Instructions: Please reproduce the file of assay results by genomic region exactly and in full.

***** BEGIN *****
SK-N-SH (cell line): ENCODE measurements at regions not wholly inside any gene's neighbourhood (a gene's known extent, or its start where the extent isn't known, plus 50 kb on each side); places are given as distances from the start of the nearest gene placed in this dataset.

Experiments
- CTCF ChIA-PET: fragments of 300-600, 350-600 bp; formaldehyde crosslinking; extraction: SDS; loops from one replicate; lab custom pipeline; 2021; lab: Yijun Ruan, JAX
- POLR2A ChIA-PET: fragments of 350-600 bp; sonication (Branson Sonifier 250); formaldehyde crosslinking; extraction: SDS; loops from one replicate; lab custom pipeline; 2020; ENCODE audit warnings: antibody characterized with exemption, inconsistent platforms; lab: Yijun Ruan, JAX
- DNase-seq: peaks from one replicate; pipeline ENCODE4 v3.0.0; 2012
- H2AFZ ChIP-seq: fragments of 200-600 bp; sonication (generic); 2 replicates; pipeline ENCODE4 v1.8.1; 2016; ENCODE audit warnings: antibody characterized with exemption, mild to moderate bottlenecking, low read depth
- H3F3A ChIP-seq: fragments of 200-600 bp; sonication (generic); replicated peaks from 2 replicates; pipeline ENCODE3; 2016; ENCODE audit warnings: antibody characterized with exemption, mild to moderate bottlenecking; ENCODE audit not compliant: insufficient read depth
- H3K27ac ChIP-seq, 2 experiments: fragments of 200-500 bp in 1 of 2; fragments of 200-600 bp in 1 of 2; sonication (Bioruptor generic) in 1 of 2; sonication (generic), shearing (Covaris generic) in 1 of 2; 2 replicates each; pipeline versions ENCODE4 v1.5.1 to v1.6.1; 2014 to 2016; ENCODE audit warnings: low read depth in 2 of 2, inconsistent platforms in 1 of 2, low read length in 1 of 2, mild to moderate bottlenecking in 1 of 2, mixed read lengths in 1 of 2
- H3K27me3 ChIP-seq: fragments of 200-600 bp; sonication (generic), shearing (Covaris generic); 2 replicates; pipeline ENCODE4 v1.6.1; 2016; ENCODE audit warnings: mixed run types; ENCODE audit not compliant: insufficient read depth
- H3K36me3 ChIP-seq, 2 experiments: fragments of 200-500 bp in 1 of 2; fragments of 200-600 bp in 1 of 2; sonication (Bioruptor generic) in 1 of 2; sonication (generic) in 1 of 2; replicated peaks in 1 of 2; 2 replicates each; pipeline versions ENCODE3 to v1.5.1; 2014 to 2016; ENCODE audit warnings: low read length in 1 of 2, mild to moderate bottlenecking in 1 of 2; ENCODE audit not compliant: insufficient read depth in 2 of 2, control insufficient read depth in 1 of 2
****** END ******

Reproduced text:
SK-N-SH (cell line): ENCODE measurements at regions not wholly inside any gene's neighbourhood (a gene's known extent, or its start where the extent isn't known, plus 50 kb on each side); places are given as distances from the start of the nearest gene placed in this dataset.

Experiments
- CTCF ChIA-PET: fragments of 300-600, 350-600 bp; formaldehyde crosslinking; extraction: SDS; loops from one replicate; lab custom pipeline; 2021; lab: Yijun Ruan, JAX
- POLR2A ChIA-PET: fragments of 350-600 bp; sonication (Branson Sonifier 250); formaldehyde crosslinking; extraction: SDS; loops from one replicate; lab custom pipeline; 2020; ENCODE audit warnings: antibody characterized with exemption, inconsistent platforms; lab: Yijun Ruan, JAX
- DNase-seq: peaks from one replicate; pipeline ENCODE4 v3.0.0; 2012
- H2AFZ ChIP-seq: fragments of 200-600 bp; sonication (generic); 2 replicates; pipeline ENCODE4 v1.8.1; 2016; ENCODE audit warnings: antibody characterized with exemption, mild to moderate bottlenecking, low read depth
- H3F3A ChIP-seq: fragments of 200-600 bp; sonication (generic); replicated peaks from 2 replicates; pipeline ENCODE3; 2016; ENCODE audit warnings: antibody characterized with exemption, mild to moderate bottlenecking; ENCODE audit not compliant: insufficient read depth
- H3K27ac ChIP-seq, 2 experiments: fragments of 200-500 bp in 1 of 2; fragments of 200-600 bp in 1 of 2; sonication (Bioruptor generic) in 1 of 2; sonication (generic), shearing (Covaris generic) in 1 of 2; 2 replicates each; pipeline versions ENCODE4 v1.5.1 to v1.6.1; 2014 to 2016; ENCODE audit warnings: low read depth in 2 of 2, inconsistent platforms in 1 of 2, low read length in 1 of 2, mild to moderate bottlenecking in 1 of 2, mixed read lengths in 1 of 2
- H3K27me3 ChIP-seq: fragments of 200-600 bp; sonication (generic), shearing (Covaris generic); 2 replicates; pipeline ENCODE4 v1.6.1; 2016; ENCODE audit warnings: mixed run types; ENCODE audit not compliant: insufficient read depth
- H3K36me3 ChIP-seq, 2 experiments: fragments of 200-500 bp in 1 of 2; fragments of 200-600 bp in 1 of 2; sonication (Bioruptor generic) in 1 of 2; sonication (generic) in 1 of 2; replicated peaks in 1 of 2; 2 replicates each; pipeline versions ENCODE3 to v1.5.1; 2014 to 2016; ENCODE audit warnings: low read length in 1 of 2, mild to moderate bottlenecking in 1 of 2; ENCODE audit not compliant: insufficient read depth in 2 of 2, control insufficient read depth in 1 of 2